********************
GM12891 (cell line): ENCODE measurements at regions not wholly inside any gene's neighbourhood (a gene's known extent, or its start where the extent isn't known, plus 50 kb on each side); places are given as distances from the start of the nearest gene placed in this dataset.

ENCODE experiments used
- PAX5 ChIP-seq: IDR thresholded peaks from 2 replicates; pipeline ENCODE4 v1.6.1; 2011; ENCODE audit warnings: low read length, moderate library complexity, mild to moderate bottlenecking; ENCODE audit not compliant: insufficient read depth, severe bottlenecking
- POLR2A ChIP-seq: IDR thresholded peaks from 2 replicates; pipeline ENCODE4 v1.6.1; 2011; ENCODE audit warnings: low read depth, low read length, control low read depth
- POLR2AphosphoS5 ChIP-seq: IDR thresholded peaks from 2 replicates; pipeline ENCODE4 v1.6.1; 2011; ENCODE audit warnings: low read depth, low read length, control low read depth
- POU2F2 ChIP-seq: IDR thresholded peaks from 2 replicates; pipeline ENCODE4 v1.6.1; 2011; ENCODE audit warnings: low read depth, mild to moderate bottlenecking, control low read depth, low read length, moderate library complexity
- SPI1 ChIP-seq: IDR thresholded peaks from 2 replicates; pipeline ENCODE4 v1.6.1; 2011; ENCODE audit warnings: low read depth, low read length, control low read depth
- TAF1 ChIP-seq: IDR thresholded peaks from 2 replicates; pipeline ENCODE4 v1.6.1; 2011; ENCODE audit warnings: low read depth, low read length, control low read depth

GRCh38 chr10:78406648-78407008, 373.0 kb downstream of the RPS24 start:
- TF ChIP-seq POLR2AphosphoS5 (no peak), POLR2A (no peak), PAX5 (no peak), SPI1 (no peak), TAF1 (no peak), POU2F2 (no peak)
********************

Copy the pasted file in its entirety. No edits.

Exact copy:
GM12891 (cell line): ENCODE measurements at regions not wholly inside any gene's neighbourhood (a gene's known extent, or its start where the extent isn't known, plus 50 kb on each side); places are given as distances from the start of the nearest gene placed in this dataset.

ENCODE experiments used
- PAX5 ChIP-seq: IDR thresholded peaks from 2 replicates; pipeline ENCODE4 v1.6.1; 2011; ENCODE audit warnings: low read length, moderate library complexity, mild to moderate bottlenecking; ENCODE audit not compliant: insufficient read depth, severe bottlenecking
- POLR2A ChIP-seq: IDR thresholded peaks from 2 replicates; pipeline ENCODE4 v1.6.1; 2011; ENCODE audit warnings: low read depth, low read length, control low read depth
- POLR2AphosphoS5 ChIP-seq: IDR thresholded peaks from 2 replicates; pipeline ENCODE4 v1.6.1; 2011; ENCODE audit warnings: low read depth, low read length, control low read depth
- POU2F2 ChIP-seq: IDR thresholded peaks from 2 replicates; pipeline ENCODE4 v1.6.1; 2011; ENCODE audit warnings: low read depth, mild to moderate bottlenecking, control low read depth, low read length, moderate library complexity
- SPI1 ChIP-seq: IDR thresholded peaks from 2 replicates; pipeline ENCODE4 v1.6.1; 2011; ENCODE audit warnings: low read depth, low read length, control low read depth
- TAF1 ChIP-seq: IDR thresholded peaks from 2 replicates; pipeline ENCODE4 v1.6.1; 2011; ENCODE audit warnings: low read depth, low read length, control low read depth

GRCh38 chr10:78406648-78407008, 373.0 kb downstream of the RPS24 start:
- TF ChIP-seq POLR2AphosphoS5 (no peak), POLR2A (no peak), PAX5 (no peak), SPI1 (no peak), TAF1 (no peak), POU2F2 (no peak)